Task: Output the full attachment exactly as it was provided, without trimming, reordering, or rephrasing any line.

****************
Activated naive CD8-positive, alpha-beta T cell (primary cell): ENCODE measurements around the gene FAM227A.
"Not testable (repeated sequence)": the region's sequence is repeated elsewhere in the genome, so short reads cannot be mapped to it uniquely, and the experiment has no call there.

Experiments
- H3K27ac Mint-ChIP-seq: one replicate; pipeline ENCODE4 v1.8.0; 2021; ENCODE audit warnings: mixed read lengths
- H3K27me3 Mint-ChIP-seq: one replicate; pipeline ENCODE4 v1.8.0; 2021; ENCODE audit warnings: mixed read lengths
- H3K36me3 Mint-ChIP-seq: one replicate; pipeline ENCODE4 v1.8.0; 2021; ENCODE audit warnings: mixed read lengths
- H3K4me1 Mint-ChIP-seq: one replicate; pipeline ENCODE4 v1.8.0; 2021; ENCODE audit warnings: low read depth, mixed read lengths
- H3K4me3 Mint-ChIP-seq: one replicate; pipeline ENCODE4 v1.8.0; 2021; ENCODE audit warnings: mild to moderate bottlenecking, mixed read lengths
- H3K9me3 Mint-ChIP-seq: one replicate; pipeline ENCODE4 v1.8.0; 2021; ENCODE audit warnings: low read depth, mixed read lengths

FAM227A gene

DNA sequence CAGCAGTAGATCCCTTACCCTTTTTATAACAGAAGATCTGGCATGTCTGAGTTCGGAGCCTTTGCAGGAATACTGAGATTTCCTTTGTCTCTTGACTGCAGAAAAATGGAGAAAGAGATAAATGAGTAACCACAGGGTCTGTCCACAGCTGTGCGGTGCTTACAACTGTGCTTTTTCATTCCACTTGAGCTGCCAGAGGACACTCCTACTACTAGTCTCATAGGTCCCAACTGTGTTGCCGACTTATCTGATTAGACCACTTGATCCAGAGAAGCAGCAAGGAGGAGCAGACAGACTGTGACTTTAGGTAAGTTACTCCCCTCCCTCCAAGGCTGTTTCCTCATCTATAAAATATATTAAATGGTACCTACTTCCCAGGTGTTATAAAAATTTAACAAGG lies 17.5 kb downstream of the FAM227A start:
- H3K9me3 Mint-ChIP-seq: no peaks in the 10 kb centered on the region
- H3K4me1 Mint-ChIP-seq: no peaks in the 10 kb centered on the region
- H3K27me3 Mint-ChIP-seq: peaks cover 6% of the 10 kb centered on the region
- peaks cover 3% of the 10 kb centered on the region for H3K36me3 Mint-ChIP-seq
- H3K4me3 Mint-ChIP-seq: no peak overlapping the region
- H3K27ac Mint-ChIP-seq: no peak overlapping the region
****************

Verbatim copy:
Activated naive CD8-positive, alpha-beta T cell (primary cell): ENCODE measurements around the gene FAM227A.
"Not testable (repeated sequence)": the region's sequence is repeated elsewhere in the genome, so short reads cannot be mapped to it uniquely, and the experiment has no call there.

Experiments
- H3K27ac Mint-ChIP-seq: one replicate; pipeline ENCODE4 v1.8.0; 2021; ENCODE audit warnings: mixed read lengths
- H3K27me3 Mint-ChIP-seq: one replicate; pipeline ENCODE4 v1.8.0; 2021; ENCODE audit warnings: mixed read lengths
- H3K36me3 Mint-ChIP-seq: one replicate; pipeline ENCODE4 v1.8.0; 2021; ENCODE audit warnings: mixed read lengths
- H3K4me1 Mint-ChIP-seq: one replicate; pipeline ENCODE4 v1.8.0; 2021; ENCODE audit warnings: low read depth, mixed read lengths
- H3K4me3 Mint-ChIP-seq: one replicate; pipeline ENCODE4 v1.8.0; 2021; ENCODE audit warnings: mild to moderate bottlenecking, mixed read lengths
- H3K9me3 Mint-ChIP-seq: one replicate; pipeline ENCODE4 v1.8.0; 2021; ENCODE audit warnings: low read depth, mixed read lengths

FAM227A gene

DNA sequence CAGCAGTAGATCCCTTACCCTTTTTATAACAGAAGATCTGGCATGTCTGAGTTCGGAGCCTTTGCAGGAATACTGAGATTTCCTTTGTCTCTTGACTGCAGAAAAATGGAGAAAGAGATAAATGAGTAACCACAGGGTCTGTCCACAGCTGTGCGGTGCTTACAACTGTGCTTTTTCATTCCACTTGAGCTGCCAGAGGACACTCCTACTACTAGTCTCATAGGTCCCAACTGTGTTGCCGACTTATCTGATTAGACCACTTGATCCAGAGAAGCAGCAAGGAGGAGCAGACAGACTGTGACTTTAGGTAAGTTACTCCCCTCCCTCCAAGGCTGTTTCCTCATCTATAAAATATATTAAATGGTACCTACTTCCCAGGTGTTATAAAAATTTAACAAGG lies 17.5 kb downstream of the FAM227A start:
- H3K9me3 Mint-ChIP-seq: no peaks in the 10 kb centered on the region
- H3K4me1 Mint-ChIP-seq: no peaks in the 10 kb centered on the region
- H3K27me3 Mint-ChIP-seq: peaks cover 6% of the 10 kb centered on the region
- peaks cover 3% of the 10 kb centered on the region for H3K36me3 Mint-ChIP-seq
- H3K4me3 Mint-ChIP-seq: no peak overlapping the region
- H3K27ac Mint-ChIP-seq: no peak overlapping the region